Science, Myth Or Magic?: A Struggle for Existence
This work attempts to define what is science and, more importantly, what is not science. Tony Barnett faces superstition, magic and charlatanry, political platforms masquerading as scientifically-based programmes and pseudobiology, and gives rational responses to them based on authentic science. He shows how scientific methods can be applied to specific everyday problems and scientifically scrutinizes a number of popular but erroneous beliefs, from the repellent to the absurd.
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ability accepted achievements action activities adapted animal answer appear applied asked become begin behaviour beliefs biology brain called cause cells century chapter complex concerning condition Darwin depends described distinct early effects environment evidence evolution example existence experimental experiments explain expressed fact famous findings genes genetics give given Hence Homo human idea important influence instance instinct kind knowledge later laws leading living logical mathematics means measure metaphor method moral natural selection objects observed once organisms original perhaps person physics plants population possible practice present principles problems produce question reader reason reduction requires response result scientific scientists sense skills social society sometimes species speech statements teaching tell theory things thought Today understanding usually variation violence whole writings
Page 8 - And posts, like the commandment of a king, Sans check, to good and bad : But when the planets In evil mixture, to disorder wander, What plagues, and what portents ! what mutiny ! What raging of the sea ! shaking of earth ! Commotion in the winds ! frights, changes, horrors Divert and crack, rend and deracinate The unity and married calm of states Quite from their fixture...
Page 39 - In the distant future I see open fields for far more important researches. Psychology will be based on a new foundation, that of the necessary acquirement of each mental power and capacity by gradation. Light will be thrown on the origin of man and his history.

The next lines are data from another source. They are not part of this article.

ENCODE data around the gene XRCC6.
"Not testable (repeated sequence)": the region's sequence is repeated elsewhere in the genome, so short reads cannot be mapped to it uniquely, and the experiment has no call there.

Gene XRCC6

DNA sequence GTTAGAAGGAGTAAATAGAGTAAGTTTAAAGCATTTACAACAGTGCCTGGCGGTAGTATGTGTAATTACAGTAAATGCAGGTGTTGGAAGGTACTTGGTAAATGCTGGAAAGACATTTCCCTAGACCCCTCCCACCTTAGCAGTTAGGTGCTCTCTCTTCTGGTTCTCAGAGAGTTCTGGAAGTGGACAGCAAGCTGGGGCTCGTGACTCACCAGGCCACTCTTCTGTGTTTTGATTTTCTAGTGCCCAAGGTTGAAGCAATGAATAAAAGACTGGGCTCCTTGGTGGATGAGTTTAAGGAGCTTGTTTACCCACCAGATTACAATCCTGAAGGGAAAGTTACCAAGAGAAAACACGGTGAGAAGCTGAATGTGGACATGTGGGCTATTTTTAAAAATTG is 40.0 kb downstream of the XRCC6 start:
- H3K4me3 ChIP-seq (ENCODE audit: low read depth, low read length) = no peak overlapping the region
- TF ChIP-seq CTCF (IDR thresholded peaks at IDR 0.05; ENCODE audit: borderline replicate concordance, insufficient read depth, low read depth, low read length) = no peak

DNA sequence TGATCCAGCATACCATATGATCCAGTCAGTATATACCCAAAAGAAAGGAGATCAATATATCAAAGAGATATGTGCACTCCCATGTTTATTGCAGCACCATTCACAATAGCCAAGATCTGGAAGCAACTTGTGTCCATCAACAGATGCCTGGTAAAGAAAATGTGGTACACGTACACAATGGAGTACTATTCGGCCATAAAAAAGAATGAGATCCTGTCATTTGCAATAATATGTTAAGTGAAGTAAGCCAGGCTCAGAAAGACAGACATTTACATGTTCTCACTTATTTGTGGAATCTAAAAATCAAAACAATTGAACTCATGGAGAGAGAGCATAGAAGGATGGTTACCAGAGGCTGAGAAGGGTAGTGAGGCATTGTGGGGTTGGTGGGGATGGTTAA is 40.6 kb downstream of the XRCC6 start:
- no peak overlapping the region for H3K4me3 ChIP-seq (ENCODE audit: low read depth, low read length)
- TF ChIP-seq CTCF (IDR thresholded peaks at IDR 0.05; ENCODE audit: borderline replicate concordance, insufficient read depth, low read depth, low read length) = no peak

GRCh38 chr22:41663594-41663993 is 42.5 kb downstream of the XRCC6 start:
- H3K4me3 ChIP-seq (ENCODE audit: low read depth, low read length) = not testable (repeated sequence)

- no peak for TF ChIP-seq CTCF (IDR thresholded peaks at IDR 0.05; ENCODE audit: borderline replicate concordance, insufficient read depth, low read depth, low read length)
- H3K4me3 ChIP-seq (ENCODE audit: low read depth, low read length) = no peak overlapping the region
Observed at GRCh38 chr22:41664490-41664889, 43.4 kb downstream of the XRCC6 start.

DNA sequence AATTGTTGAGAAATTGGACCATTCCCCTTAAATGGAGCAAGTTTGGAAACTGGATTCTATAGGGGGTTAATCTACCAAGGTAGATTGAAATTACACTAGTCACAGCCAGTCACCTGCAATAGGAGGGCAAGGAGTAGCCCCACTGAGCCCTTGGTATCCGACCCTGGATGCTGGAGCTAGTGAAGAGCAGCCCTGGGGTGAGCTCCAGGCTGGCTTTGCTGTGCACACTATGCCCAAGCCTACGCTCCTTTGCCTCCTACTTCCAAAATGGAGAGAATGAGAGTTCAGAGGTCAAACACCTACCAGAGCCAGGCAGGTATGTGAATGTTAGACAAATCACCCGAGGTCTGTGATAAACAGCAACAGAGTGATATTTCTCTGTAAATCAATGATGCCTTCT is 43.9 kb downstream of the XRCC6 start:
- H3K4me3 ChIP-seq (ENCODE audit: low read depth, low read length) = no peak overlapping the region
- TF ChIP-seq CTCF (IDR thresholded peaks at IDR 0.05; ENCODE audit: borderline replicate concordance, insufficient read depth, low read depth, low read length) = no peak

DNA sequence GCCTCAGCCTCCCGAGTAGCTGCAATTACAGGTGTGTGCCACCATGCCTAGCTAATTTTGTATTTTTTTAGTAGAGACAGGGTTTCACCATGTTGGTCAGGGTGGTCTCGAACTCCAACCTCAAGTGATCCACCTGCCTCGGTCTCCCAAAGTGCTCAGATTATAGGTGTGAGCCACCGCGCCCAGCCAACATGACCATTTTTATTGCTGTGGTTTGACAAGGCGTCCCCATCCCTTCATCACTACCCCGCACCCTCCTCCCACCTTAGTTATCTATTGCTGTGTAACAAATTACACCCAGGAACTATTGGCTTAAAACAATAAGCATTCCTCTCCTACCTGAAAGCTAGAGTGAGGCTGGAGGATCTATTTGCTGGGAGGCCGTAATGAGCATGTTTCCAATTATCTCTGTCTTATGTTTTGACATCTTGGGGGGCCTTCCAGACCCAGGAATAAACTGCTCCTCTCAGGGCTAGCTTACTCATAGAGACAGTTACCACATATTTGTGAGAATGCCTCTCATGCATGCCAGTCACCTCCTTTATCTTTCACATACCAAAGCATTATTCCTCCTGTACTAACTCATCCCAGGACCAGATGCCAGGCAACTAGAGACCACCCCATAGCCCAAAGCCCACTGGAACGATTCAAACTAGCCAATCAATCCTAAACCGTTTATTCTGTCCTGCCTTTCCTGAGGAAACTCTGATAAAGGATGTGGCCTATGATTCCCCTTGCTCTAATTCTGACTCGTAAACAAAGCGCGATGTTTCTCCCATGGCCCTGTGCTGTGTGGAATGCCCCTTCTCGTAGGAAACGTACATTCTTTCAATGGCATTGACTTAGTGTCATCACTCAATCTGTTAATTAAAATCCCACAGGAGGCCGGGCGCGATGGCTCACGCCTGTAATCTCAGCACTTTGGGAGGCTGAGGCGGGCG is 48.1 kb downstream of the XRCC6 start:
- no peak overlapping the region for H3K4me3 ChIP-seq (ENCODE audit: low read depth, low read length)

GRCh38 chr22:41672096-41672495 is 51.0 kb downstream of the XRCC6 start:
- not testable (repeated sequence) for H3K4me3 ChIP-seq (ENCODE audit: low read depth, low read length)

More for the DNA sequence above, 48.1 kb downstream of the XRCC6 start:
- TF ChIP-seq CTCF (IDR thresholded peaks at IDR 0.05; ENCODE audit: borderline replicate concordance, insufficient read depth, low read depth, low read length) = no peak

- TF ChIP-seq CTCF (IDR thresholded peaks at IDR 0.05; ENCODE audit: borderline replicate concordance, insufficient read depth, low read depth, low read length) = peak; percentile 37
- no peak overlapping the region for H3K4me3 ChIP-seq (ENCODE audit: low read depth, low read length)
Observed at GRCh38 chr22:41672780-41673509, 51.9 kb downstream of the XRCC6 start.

Page 72 - Their throat is an open sepulchre; with their tongues they have used deceit ; the poison of asps is under their lips: Whose mouth is full of cursing and bitterness.
Page 3 - ... we make guilty of our disasters the sun, the moon, and the stars; as if we were villains on necessity; fools by heavenly compulsion; knaves, thieves, and treachers by spherical pre-dominance; drunkards, liars, and adulterers by an enforc'd obedience of planetary influence; and all that we are evil in, by a divine thrusting on.
Page 82 - I returned, and saw under the sun, that the race is not to the swift, nor the battle to the strong, neither yet bread to the wise, nor yet riches to men of understanding, nor yet favour to men of skill ; but time and chance happeneth to them all.
Page 181 - But when his own great work is but begun, What Reason weaves, by Passion is undone. Trace Science, then, with Modesty thy guide ; First strip off all her equipage of Pride ; Deduct what is but Vanity or dress, Or Learning's luxury, or Idleness ; Or tricks to show the stretch of human brain, Mere curious pleasure, or ingenious pain ; Expunge the whole, or lop th...
Page 10 - Atheism leaves a man to sense, to philosophy, to natural piety, to laws, to reputation; all which may be guides to an outward moral virtue, though religion were not: but superstition dismounts all these, and erecteth an absolute monarchy in the minds of men.
Page 121 - Do not all charms fly At the mere touch of cold philosophy ? There was an awful rainbow once in heaven : We know her woof, her texture ; she is given In the dull catalogue of common things. Philosophy will clip an Angel's wings, Conquer all mysteries by rule and line, Empty the haunted air and gnomed mine — Unweave a rainbow, as it erewhile made The tender-person'd Lamia melt into a shade.